Lengthening telomeres: Slowing the effect of time

01/03/2019

As I reflect on the passage of time and the way it can seem to accelerate or slow down, I am moved to think about people—in the community, in my practice and in the scientific literature—who have slowed their aging process. Last week, I met one such person at a birthday party at a Rohnert Park roller skating rink. 

I’d been skating for an hour or so when a dashing, silver-haired man took the rink. He moved with a lithe grace and speed that was breathtaking and mind-boggling, and he beamed smiles and goodwill at all who watched. When it was time for the daily races, there was no contest in the 18 and older heat: he smoked the field handily.

During a break, I approached him to express my appreciation for his energy and presence, and to hear anything he wanted to share about how he came to embody such youthfulness. His name was Helmut, and as a child in Switzerland he grew up ice-skating. He took up roller-skating after moving to California in 1965 and has been taking joy in it ever since. He now skates every Sunday afternoon. Plus, he said, he does not drink, smoke or eat red meat or sweets. He notices that even five extra pounds slows him down, so he chooses modest portions. 

As Helmut spoke, I began to think about telomeres—a hot topic in medicine these days—and how nice and long his must be. Telomeres are the “caps” at the end of genetic material, like the tips of shoelaces. Like those tips, telomeres keep genes from fraying, which leads to degeneration and aging at the cellular level. Longer telomeres are associated with healthier cells, which translate into a more youthful organism. 

It is important to note that our age in years does not necessarily correlate with our cellular age, and we can lengthen our telomeres by the choices we make. 

Helmut, like other astonishingly youthful elders, had found a way of living that incorporates joy in moving on a regular basis. Like a mountain-climbing nonagenarian patient of mine and my avid-cyclist octagenarian colleague, he lives at the nexus of aerobic fitness, nourishing behaviors, and goodwill and kind-heartedness. 

The findings of studies on telomere length bear this out: longer telomeres are associated with exercise. As we say in science, however, correlation does not mean causation and, perhaps, like Helmut, people who make great choices about exercising also eat well. Maybe it is the vegetables that lead to youthful health—to be sure, that is at least part of it. 

Yet an interesting new study published in November’s European Heart Journal was designed to see exactly what effect exercise has on telomere length. The researchers recruited 124 middle-aged, healthy yet non-exercising individuals and assigned them to one of three groups. While the control group continued to refrain from exercise, one group briskly walked or jogged for 45 minutes three times a week, another “high intensity interval training” group exercised for 45 minutes in cycles of four minutes of strenuous exercise followed by four minutes of rest, three times a week, and a third group weight trained for 45 minutes three times a week. Participants’ telomere length and telomerase—the enzyme that lengthens telomeres—activity was tested at baseline and at the end of a six-month study period.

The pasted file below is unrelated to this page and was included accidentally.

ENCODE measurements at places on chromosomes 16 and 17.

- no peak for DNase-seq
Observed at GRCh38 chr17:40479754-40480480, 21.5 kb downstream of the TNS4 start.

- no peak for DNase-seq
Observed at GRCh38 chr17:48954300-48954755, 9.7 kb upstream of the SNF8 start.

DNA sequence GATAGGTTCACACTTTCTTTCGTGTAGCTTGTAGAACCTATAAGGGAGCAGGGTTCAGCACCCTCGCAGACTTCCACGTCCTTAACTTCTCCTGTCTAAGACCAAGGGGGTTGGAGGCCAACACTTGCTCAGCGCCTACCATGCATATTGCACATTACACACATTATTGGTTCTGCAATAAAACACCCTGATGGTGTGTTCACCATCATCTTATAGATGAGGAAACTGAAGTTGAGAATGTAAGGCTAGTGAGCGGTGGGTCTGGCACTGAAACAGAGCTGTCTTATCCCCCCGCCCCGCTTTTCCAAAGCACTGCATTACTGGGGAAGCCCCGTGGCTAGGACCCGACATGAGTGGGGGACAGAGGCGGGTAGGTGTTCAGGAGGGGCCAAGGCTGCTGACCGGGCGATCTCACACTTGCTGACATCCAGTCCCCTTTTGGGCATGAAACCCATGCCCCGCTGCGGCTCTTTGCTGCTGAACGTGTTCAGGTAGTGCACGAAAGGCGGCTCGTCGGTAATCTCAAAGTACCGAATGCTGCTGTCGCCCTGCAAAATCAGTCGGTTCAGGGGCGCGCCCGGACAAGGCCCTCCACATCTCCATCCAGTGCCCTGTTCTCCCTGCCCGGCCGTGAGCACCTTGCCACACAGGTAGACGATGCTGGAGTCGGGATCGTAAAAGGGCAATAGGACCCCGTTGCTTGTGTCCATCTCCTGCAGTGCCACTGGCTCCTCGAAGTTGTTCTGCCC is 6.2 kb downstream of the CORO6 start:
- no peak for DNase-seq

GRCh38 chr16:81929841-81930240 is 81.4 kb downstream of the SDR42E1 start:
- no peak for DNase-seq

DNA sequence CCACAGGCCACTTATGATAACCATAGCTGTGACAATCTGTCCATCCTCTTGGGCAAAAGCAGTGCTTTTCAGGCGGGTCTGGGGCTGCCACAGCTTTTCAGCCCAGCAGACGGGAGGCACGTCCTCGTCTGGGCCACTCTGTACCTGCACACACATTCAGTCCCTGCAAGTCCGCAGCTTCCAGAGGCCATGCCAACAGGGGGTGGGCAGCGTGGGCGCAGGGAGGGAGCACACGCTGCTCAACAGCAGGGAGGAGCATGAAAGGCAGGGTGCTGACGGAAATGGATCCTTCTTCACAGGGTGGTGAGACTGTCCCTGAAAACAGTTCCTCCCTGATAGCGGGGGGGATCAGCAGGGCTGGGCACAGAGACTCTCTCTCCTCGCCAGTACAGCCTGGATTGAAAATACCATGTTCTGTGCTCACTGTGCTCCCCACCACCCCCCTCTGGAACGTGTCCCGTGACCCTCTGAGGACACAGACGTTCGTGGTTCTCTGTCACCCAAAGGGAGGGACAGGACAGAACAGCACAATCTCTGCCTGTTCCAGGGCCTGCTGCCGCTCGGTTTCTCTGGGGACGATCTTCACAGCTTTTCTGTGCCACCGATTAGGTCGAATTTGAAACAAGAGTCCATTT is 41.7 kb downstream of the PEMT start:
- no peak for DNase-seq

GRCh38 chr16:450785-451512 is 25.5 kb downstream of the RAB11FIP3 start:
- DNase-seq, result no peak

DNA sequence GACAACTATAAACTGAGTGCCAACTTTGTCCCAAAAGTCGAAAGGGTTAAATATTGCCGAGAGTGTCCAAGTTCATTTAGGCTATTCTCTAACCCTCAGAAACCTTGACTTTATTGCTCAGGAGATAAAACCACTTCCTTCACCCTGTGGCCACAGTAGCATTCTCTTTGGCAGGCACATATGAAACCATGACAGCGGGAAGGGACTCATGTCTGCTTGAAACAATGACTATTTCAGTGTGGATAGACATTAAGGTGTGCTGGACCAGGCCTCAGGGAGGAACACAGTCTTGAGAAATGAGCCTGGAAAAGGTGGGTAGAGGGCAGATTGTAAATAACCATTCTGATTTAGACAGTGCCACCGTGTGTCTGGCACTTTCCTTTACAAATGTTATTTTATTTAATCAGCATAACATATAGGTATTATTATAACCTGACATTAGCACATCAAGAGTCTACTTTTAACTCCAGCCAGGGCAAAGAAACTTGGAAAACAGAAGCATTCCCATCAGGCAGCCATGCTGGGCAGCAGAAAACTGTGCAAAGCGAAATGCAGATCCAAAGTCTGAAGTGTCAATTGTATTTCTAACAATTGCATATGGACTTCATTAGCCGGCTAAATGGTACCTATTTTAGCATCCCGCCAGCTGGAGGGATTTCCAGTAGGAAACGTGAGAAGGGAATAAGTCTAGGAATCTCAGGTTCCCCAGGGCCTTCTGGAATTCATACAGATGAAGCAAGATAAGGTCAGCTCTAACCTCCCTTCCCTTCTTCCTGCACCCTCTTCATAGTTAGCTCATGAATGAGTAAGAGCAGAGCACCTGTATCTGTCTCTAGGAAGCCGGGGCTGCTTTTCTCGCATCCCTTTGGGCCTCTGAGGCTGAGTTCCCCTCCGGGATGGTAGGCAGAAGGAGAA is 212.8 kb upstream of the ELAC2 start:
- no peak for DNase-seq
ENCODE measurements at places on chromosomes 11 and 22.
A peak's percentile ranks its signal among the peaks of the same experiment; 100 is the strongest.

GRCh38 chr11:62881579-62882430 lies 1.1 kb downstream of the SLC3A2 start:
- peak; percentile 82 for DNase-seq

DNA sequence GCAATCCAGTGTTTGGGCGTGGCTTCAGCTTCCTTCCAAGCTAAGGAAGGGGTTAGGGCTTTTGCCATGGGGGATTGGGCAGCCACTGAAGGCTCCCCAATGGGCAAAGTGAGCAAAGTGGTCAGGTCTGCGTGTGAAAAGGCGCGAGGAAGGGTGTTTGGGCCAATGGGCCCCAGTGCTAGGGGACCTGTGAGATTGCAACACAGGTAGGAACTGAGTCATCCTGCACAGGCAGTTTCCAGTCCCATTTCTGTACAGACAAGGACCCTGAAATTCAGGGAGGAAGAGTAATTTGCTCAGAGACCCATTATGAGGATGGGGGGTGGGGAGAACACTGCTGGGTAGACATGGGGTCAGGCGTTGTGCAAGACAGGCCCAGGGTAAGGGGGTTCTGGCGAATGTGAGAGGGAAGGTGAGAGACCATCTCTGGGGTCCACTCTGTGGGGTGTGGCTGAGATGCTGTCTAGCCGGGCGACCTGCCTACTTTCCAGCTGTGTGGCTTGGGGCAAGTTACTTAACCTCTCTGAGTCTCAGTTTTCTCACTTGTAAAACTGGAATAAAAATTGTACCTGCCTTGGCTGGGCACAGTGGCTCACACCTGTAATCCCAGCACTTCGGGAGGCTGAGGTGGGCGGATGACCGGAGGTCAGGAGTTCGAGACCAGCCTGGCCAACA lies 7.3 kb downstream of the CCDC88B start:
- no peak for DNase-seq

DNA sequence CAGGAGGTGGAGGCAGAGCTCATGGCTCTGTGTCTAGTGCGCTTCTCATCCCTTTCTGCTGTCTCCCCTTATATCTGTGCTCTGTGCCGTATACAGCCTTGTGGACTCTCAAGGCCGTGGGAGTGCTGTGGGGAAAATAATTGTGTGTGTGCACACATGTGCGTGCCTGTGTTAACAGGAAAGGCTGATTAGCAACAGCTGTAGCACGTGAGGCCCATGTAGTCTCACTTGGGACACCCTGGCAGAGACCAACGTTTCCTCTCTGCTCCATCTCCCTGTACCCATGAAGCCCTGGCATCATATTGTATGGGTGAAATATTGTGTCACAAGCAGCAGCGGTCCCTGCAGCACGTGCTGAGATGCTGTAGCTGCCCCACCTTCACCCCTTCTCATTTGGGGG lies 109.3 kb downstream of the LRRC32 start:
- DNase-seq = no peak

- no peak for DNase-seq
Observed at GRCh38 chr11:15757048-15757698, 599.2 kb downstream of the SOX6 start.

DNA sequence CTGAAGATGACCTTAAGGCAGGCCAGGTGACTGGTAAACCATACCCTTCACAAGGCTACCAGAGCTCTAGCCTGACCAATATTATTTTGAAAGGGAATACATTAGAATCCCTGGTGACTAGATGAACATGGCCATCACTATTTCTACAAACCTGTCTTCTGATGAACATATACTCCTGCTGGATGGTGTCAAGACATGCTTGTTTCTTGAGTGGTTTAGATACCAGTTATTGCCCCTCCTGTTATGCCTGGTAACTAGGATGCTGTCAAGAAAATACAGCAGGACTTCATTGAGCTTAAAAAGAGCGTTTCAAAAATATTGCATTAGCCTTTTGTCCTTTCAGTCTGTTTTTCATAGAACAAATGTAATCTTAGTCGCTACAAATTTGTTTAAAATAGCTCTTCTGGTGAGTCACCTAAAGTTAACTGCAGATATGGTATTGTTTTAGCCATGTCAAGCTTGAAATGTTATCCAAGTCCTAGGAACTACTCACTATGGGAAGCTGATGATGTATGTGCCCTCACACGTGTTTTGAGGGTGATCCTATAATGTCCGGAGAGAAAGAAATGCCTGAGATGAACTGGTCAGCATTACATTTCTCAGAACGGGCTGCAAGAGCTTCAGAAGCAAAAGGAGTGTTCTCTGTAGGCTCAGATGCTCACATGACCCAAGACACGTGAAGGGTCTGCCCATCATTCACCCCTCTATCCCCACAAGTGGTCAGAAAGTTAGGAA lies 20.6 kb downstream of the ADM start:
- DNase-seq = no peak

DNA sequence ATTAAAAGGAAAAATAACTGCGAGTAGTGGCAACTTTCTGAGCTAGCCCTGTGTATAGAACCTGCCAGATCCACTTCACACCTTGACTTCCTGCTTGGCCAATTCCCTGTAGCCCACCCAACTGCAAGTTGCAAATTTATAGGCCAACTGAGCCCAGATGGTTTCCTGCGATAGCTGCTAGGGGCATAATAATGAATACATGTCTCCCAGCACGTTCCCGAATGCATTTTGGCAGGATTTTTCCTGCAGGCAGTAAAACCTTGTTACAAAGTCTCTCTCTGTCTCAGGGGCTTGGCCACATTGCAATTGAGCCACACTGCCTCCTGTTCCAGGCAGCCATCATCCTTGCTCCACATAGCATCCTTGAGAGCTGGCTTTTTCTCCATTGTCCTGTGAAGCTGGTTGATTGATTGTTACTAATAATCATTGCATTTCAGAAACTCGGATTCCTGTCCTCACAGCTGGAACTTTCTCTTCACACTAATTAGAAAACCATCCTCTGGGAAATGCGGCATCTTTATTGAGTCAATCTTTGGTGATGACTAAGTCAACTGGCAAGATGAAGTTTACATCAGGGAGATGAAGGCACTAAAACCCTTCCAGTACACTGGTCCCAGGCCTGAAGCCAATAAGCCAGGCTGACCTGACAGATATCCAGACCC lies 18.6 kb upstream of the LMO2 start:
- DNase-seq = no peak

The researchers found that although exercise of any sort improved fitness (an important component of healthy aging), those who engaged in aerobic activity in any form—walking, jogging or interval training—underwent a significant lengthening in telomeres and increase in telomerase activity. 

Resistance training did not lead to lengthened telomeres, and those who remained sedentary had telomeres that remained the same length or shortened. In summary, the aerobic exercises led to youthfulness on a cellular level.

As I welcome in the New Year and all of its possibilities, I am moved to consider how I can structure my life so that I regularly exercise—in particular, the sort of exercise that brings me bliss. Although I don’t know of any studies looking at the effect that bliss, ecstatic experiences or natural endorphins have on telomere length, I am convinced it is positive. As we say in medicine, “The best type of exercise is the kind you will do,” and bliss is a powerful reinforcer of behavior. 

Thankfully, my bliss comes from reveling in the natural world, and there are abundant opportunities to do so in West Marin. So I’ll be hiking up hills, sprinting on the beach and having spontaneous dance parties with my girls—at least thrice weekly. (I welcome loving accountability inquiries.)

Back in Rohnert Park, Helmut and I continued our conversation on the rink, where he shared another secret to his youthfulness. When he skates, he is met with appreciation and kind, open-heartedness that he feels as a rush of positive energy in his body and mind. He is experiencing the potent elixir of natural endorphins, dopamine, oxytocin and other neurohormonal mediators of the bliss that comes from movement and connection. This, he said, is what really keeps him young. 

Here is to our collective wellbeing in 2019. May we all hold each other with love and compassion, and nourish ourselves, each other, and our precious Earth.

 

Anna O’Malley practices integrative family and community medicine at the Coastal Health Alliance, and directs the Natura Institute for Ecology and Medicine in the Commonweal Garden. On Jan. 9, from 10:15 a.m. to noon, she will lead a Community Medicine Circle focused on healthy aging and cognition at the Commonweal Garden (480 Mesa Road), in Bolinas. The program, part of a monthly series, is co-sponsored by the Coastal Health Alliance and Natura Institute for Ecology and Medicine. RSVP is required to sophie@naturainstitute.org